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GoetheInstitute

09/01/2007

From the Feuilletons is a weekly overview of what's been happening in the German-language cultural pages and appears every Friday at 3 pm. CET.. Here a key to the German newspapers.

Süddeutsche Zeitung 09.01.2007

Stefan Koldehoff reports on the "Monument's Men" (book), the American soldiers who were responsible for guaranteeing the safety of German art following the war, and the fact that they were not immune to temptation. "In a museum in Florida, one finds Meissen porcelain from art collections in Leipzig; a regretful American priest admits on his deathbed that he stole drawings as a young soldier in Germany in 1945. Greek vases from the plundered holdings of the art collections in Würzburg are supposedly to be found in the Art Institute of Chicago, which however denies the origins of the pieces."

Lothar Müller reports on a subsidiary of the Louvre slated to be built in Abu Dhabi. The huge universal museum for Western culture is slated to be opened on the holiday island of Saadyiyat. "Citing French diplomats and cultural functionaries, the newspaper Liberation reported on the weekend that the contract will be signed in a matter of weeks, and that the Louvre will receive over 500 million euros for its branch on the Gulf. Figaro, too, has covered the project in a big way. Now the project has entered its hottest phase: Is the Louvre in the process of selling its soul, along with that of France? Or is it engaging in an open policy aimed at internationalising both its collection and its audiences?"

In an interview with Johannes Willms, Rotraut Klein, widow of artist Yves Klein, divulges the secret of his patented "International Klein Blue." "It's a run-of-the-mill ultramarine blue pigment, nothing special at all. This pigment was simply applied on a polyester base after being mixed with acetone, which fixed it but didn't dull its luminosity."


Frankfurter Allgemeine Zeitung 09.01.2007

Ursula Rautenberg reports on the activities of Penguin Books in China. "Penguin is adopting a double strategy to get its foot in the door, in case the current restrictions loosen up. First it is making a name for itself with Chinese translations of English language classics. These are published under Penguin's name and logo thanks to a joint venture with the Chongqing Publishing Group. Secondly it has its eye out for works by Chinese authors that are suitable for the English-language market, and plans to bring out four or five titles a year worldwide. One of the first is 'Wolf Totem,' announced for 2007. An Boshun, who markets the international rights on behalf of the author Jiang Rong, calls it the biggest international deal to date for a Chinese book." (More on the book here.)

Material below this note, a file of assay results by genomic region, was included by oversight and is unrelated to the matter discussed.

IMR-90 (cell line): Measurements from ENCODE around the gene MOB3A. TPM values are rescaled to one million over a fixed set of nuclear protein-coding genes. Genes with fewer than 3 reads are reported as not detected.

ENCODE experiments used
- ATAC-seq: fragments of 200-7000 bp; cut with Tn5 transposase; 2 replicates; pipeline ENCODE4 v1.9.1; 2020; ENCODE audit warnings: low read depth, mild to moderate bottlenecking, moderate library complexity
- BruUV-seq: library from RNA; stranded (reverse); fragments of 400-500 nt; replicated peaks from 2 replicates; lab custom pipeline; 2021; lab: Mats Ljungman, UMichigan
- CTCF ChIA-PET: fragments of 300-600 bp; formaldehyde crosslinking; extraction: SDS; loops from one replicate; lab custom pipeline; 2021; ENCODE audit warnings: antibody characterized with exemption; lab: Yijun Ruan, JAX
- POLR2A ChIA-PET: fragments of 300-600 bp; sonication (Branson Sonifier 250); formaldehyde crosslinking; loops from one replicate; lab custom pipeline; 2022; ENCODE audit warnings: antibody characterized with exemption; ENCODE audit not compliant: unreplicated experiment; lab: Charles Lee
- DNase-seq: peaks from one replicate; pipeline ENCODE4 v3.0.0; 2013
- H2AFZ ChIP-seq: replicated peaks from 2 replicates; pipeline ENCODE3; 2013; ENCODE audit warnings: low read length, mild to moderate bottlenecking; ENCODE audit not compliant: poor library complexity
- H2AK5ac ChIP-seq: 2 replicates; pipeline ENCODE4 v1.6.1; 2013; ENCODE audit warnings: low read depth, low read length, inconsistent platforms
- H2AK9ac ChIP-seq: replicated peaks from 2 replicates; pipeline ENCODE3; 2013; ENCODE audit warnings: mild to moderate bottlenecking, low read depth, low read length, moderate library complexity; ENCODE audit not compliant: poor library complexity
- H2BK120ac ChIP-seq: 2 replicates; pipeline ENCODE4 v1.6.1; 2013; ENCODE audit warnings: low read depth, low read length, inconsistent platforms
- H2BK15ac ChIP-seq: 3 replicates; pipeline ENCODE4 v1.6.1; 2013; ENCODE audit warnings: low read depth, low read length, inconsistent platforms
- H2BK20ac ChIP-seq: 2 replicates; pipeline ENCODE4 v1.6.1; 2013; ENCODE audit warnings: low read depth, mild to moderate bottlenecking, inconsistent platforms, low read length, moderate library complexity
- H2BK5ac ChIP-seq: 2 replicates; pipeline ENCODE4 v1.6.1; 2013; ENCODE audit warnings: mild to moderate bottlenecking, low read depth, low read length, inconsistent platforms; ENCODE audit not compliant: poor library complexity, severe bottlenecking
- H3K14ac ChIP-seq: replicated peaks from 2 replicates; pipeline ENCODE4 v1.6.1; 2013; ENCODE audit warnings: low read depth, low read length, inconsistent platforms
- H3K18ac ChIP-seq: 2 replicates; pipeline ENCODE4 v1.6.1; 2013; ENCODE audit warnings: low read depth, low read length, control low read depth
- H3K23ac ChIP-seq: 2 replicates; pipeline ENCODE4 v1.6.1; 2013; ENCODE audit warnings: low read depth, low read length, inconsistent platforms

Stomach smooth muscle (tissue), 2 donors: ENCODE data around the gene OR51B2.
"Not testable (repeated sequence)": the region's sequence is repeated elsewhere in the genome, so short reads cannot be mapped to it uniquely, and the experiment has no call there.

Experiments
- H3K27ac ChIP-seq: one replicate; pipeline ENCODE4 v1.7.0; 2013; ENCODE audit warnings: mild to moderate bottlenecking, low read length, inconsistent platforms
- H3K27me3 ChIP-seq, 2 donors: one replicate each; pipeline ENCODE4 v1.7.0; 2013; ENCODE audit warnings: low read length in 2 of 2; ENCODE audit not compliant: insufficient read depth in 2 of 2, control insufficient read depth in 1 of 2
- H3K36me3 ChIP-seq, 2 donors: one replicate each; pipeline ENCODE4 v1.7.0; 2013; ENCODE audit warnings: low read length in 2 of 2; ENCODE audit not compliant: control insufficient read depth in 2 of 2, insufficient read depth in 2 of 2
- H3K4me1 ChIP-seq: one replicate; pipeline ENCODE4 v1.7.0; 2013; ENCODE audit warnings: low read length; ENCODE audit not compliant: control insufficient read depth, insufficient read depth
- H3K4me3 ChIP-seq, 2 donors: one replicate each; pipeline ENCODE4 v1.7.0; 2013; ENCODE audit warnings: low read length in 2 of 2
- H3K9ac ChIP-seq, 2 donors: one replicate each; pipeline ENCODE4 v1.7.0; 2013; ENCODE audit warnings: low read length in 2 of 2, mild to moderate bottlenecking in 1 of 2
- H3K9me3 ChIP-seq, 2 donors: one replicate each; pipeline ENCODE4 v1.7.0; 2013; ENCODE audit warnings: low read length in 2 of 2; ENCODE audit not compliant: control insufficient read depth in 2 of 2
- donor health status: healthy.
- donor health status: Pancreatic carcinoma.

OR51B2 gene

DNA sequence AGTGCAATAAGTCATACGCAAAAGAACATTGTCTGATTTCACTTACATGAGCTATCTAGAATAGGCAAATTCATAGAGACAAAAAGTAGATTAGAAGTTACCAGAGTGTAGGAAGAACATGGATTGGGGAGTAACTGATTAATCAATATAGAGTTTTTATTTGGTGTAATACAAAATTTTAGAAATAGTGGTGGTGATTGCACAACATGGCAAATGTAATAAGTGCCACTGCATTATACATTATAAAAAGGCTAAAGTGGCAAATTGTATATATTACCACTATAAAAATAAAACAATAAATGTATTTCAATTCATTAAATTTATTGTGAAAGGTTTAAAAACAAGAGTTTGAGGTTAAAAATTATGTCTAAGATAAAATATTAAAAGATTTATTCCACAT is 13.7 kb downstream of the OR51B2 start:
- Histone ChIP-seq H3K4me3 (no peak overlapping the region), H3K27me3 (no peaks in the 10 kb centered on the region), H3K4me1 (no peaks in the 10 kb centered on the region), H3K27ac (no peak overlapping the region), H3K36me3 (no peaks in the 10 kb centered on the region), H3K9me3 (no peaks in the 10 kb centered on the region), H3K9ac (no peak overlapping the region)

Die Welt 09.01.2007

Gore Vidal, whose last book of memoirs has just come out, talks in an interview about the coming elections in the USA, Hollywood, Islam and his long-time partner Howard who he kissed for the first time on his deathbed. "...in America, every relationship is automatically assumed to be sexual. But many are not. I've been preaching that to the Brits for years. They get furious especially when I talk about the Bloomsbury Set, where everyone was screwing everyone else's husband, wife or child. Incest was really nothing new. I couldn't care less. If that's what people want, it's none of my business. Here in the literary circles of the USA, however, we don't go to bed with friends. I can't think of two friends who've had sex with each other. I'm not talking here of heterosexuals."


Frankfurter Rundschau
09.01.2007

Daniel Kothenschulte admits that "Mein Führer" is no masterpiece but feels it is Dani Levy's best film yet. Kothenschulte appreciates that Levy made the film "surprisingly light." "There is not much left of the unsettling contradictoriness of the version that Helge Schneider (who plays Hitler – ed) originally read. The film that comes to cinemas on Thursday has a much lighter tone than the screenplay on which it is based – thanks in part to the sympathetic character of Grünbaum, played by Ulrich Mühe. It was the 'ancient voice' of the 116-year old Hitler who turned to the potential NPD (extreme right) voters of today with his justification speech: 'I accept what I did to the German Reich and all of Europe and the world,' he begins with hoarse pathos.' And I feel deep regret.' This must have had such an eerie effect on the test audiences that Levy decided, to Schneider's consternation, to re-work the film and make it much more accessible."

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